Since Charlie was going to take over the factory, Wonka assumed that the rest of his family would want to help. Grandpa Joe agreed to help; Charlie's parents were worried; the old ones did not want to leave the bed. Wonka offered them some Wonka-Vite, a miraculous vitamin. Each pill would reduce one's age by 20 years. A year would tick away every second. The old ones got greedy, though. They each gulped down four pills. It turned the two oldest grandparents into babies. The youngest, Grandma Georgina, was only 78, so she became -2. She disappeared.

Wonka asked Charlie if they should go save her, and he said they should. Wonka deferred to Charlie because Charlie was the rightful owner of the Chocolate Factory at this point. Charlie said they should risk their lives to help Grandma Georgina, because it was the right thing to do. It was about this point in the book that Wonka gave up some of his control of the situation and let Charlie do what needed to be done. It was like a torch was being passed.

The two of them got back into the elevator. Wonka and Charlie left the other adults behind to care for the babies, with help from the Oompa-Loompas. With just the two of them, there was no one to tell them they could not do things, and no one to argue with them. They worked very well together. Wonka steered the elevator to Minusland, where people go when they have been minused. It was a gray, dreary world of mists. It was inhabited only by people who have been minused. Gnoolies also lurked here. They were invisible creatures that could turn you into a Gnoolie with one bite. Fortunately, they found Grandma Georgina pretty quickly, before they encountered any Gnoolies. She was partially transparent, and Charlie's hand was able to go right through her. Wonka sprayed her with a liquid that would age her, called Vita-Wonk. She faded out completely. Wonka said that she would have reappeared back in the Chocolate Room.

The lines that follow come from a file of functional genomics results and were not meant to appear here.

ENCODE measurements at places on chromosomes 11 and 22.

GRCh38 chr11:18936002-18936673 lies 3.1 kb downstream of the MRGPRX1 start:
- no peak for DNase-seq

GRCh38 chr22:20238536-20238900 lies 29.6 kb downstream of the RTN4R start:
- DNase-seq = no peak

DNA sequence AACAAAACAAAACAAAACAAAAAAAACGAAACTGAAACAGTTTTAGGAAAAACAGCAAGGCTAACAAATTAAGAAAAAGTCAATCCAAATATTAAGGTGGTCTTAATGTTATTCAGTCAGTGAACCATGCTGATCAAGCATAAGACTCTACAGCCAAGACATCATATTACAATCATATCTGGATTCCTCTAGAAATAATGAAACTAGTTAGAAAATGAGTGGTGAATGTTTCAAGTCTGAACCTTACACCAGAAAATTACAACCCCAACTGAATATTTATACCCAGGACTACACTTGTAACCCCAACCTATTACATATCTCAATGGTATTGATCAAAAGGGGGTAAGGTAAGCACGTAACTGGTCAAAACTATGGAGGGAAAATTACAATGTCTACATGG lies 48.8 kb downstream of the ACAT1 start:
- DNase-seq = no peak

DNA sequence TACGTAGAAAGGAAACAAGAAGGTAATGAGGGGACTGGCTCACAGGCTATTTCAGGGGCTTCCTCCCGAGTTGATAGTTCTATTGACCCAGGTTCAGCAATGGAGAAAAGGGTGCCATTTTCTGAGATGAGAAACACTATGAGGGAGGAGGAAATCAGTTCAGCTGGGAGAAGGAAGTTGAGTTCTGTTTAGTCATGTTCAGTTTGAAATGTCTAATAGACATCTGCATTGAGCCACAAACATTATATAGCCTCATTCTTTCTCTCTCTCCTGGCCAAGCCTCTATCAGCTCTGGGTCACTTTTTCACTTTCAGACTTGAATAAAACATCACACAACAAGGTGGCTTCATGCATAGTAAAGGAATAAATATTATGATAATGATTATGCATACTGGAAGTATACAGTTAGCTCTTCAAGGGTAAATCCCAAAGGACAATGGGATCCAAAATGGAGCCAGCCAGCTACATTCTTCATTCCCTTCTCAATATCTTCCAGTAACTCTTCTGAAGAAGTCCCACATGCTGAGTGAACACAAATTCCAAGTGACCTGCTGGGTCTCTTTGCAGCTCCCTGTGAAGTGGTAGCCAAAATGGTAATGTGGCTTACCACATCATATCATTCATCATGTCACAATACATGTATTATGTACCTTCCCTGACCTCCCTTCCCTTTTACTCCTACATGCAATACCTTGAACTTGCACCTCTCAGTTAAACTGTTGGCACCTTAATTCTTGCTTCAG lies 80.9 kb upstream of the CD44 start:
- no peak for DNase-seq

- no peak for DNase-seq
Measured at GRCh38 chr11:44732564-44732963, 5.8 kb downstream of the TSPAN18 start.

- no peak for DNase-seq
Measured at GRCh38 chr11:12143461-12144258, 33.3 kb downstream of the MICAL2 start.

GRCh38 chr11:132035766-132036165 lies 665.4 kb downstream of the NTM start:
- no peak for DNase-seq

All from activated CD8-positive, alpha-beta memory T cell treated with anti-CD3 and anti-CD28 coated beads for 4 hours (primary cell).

They headed back and there she was, in bed, but she was now more than 300 years old. They had to give her enough Wonka-Vite to reduce her age again, and they got her back to 78 again. Then, Wonka administered Vita-Wonk to the babies to bring them back to their old ages again. There had been some protesting from Mr. and Mrs. Bucket, because they were worried about what these chemicals could do. Ultimately, they were talked into letting Wonka use them.

Then, there was much commotion from the Oompa-Loompas. A helicopter had landed near the factory. A letter from the president was brought in. It said that the astronauts who rescued the space hotel employees were tracked to the factory. They were all invited to be his guests at the White House. At this, even the Old Ones jumped out of bed and ran to the helicopter. The parents were excited, too. Charlie, Wonka, and Grandpa Joe happily went off on their next adventure.

The book serves as Dahl's attempt to address two different readers. For children, he tells a fantasy-filled yarn with space aliens, strange worlds, and stranger people. For adults, he picks fun at politicians, lazy people, and people who are either stupid or cowardly. There is a fair bit of moralizing. Adults will be able to read between the lines. Some lessons children will be able to pick up easily, while some of them are more subtle.

The book is full of illustrations by Quentin Blake. There could be several drawings in just one five page chapter. Blake's characters are full of energy. There is not much detail in his drawings, but the frenetic quality matches the whimsical storytelling.

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This section contains 1,160 words
(approx. 3 pages at 400 words per page)